29 May 2014

Ai Weiwei exhibit "According to What?" at the Brooklyn Museum of Art

Museum entrance; exhibition poster.

On May 23, the day after our son graduated from a law school in Manhattan, we took the #3 train to the Brooklyn Museum of Art. We planned a lunch meeting with our delightful friend Elke, who lives in Brooklyn, and the museum is a convenient place to meet (and, of course, there's some good art there!).

Before  lunch we viewed a retrospective of the work of Chinese artist Ai Weiwei (pronounced Eye Way way) entitled "According to What?" on exhibit here through August 10, 2014. The show has been favorably reviewed in The New York Times, unfavorably reviewed in The New Republic and given a just-the-facts-ma'am review in The Wall Street Journal (the Journal is print media sponsor of the show.) Lots of press - so, whatever else, his work trains eyes on human rights abuses in China and succeeds in its activist role. The question for some seems to be whether the work succeeds on an artistic level. There is a lot to see; in this blog entry I discuss three works which balance the artistic and the political triumphantly.

The expansive exhibit fills the fourth and fifth floors of this spacious museum and the layout works well. Installations and artifacts are well-lit, flow is logical and the gallery spaces are appropriate to the work.

Although some of the items in this survey are gimmicky puns, such as a "ready-made" of two boot soles wrapped around a wine bottle and titled Chateau Lafitte (feet=soles, get it?), many of the later works, responses to particular events, are original, imaginative and moving.

In the work pictured below, Straight, AiWeiWei and his team recovered and straightened tons of twisted rebar salvaged from schools which collapsed in the  Sichuan earthquake of 2008. For those unfamiliar with concrete construction, rebar - short for reinforcing bar -  is the name for steel rods embedded in  concrete beams, columns and slabs. Concrete has almost unlimited compressive strength, but not much tensile strength - that is provided by the metal rebar.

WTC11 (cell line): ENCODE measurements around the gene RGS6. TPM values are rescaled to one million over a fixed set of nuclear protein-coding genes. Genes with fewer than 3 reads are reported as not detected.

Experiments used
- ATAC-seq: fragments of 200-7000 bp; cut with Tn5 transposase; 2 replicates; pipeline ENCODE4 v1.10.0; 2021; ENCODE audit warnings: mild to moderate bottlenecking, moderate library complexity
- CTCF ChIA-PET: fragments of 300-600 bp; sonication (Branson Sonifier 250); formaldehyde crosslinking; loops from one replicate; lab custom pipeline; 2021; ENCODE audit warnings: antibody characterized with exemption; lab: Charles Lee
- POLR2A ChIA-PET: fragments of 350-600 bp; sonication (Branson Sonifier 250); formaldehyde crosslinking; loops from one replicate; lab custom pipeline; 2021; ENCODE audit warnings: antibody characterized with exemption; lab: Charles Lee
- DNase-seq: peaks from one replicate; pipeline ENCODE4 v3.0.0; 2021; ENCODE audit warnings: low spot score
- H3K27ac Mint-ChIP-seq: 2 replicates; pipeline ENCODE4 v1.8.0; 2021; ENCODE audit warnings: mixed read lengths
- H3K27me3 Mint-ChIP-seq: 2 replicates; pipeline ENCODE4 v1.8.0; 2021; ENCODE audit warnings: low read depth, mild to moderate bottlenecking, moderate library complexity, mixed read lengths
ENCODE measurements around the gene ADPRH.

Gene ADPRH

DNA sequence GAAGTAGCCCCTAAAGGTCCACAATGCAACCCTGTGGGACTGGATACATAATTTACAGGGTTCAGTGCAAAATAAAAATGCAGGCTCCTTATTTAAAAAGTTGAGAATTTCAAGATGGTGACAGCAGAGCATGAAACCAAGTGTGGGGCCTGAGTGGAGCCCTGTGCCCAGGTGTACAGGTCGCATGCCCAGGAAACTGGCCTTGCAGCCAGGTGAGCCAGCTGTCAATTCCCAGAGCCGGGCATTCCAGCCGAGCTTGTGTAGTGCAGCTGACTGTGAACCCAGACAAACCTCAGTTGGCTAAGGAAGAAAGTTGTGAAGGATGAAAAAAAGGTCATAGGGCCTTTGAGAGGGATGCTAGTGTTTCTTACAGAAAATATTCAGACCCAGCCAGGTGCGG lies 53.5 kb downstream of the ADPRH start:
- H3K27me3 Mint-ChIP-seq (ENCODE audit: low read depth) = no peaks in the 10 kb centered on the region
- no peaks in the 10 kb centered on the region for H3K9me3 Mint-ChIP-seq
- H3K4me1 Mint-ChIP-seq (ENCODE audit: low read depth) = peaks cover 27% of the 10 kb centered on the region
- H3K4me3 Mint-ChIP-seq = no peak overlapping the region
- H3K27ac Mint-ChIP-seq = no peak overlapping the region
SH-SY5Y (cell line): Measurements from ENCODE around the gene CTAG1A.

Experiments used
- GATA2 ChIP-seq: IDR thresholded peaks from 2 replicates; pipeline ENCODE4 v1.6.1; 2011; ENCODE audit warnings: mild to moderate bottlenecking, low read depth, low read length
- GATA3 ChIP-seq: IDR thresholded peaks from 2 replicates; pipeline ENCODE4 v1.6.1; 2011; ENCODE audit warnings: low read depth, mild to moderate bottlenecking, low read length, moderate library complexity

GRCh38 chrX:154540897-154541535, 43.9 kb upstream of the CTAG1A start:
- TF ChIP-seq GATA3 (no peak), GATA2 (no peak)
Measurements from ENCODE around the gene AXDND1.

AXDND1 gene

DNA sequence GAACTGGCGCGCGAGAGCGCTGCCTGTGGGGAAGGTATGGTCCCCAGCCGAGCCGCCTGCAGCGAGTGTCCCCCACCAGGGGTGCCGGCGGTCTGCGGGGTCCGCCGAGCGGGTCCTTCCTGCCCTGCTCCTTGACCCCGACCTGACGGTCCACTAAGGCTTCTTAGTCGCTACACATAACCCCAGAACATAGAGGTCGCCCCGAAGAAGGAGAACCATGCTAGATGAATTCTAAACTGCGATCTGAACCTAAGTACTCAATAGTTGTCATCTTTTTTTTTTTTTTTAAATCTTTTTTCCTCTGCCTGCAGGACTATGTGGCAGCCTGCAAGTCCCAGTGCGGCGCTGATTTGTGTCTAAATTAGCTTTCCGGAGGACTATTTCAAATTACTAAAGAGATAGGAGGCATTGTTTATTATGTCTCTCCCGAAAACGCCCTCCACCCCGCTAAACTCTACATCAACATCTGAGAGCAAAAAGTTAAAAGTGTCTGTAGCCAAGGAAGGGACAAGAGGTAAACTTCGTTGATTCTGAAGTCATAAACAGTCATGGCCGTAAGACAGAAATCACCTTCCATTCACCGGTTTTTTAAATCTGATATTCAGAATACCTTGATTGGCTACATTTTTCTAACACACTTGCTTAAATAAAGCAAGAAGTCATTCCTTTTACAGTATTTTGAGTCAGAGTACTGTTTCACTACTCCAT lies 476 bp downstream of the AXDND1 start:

Making concrete structures earthquake-resistant requires attention to seismic construction detailing; evidently many, if not most, of the collapsed schools were not engineered or built for seismic risk. When the earthquake hit, tons of material fell, without much warning, onto the occupants, in this case mostly children, whose schools became tombs.  Like a display of weaponry in an armorial hall, we are looking at instruments of death, decoratively arrayed, but lethal.

The ordered, undulating landscape of reclaimed rebar forms a chilling contrast to the piles of mangled concrete and steel pictured in the photographs of the destroyed schools on the gallery walls.  To bring the point home, on one wall of the gallery there is a listing of the names of many of the dead. This almost makes the installation too specific - there are many people around the world who have died in unsafe buildings, structures thrown up by owners or governments heedless of safety. This work could be a monument to them all.

Straight, 2008 - 2012.
Straight, detail.

I don't think it's too literal an interpretation to suggest that the circular ends of the  rebar are reminiscent of small, round faces.

Another powerful work is Ye Haiyan's Belongings, pictured below.  Ye Haiyan is a gender activist whom the government evicted from her home and dumped by the roadside with her daughter and all her hastily-packed possessions. The walls of the gallery are papered floor to ceiling with a photographic inventory of her household items, and, in the center, recreations of her belongings as they were packed in flimsy boxes and sagging suitcases, standing alongside domestic appliances, including a refrigerator and fan.

Elsewhere in the exhibit, there is a photograph of Ai WeiWei and Ms. Ye, along with several other women; all are nude. In our celebrity culture, nudity doesn't have much impact to shock anymore, at least not in the West. The idea of bodily chastity and privacy of the person seems almost quaint.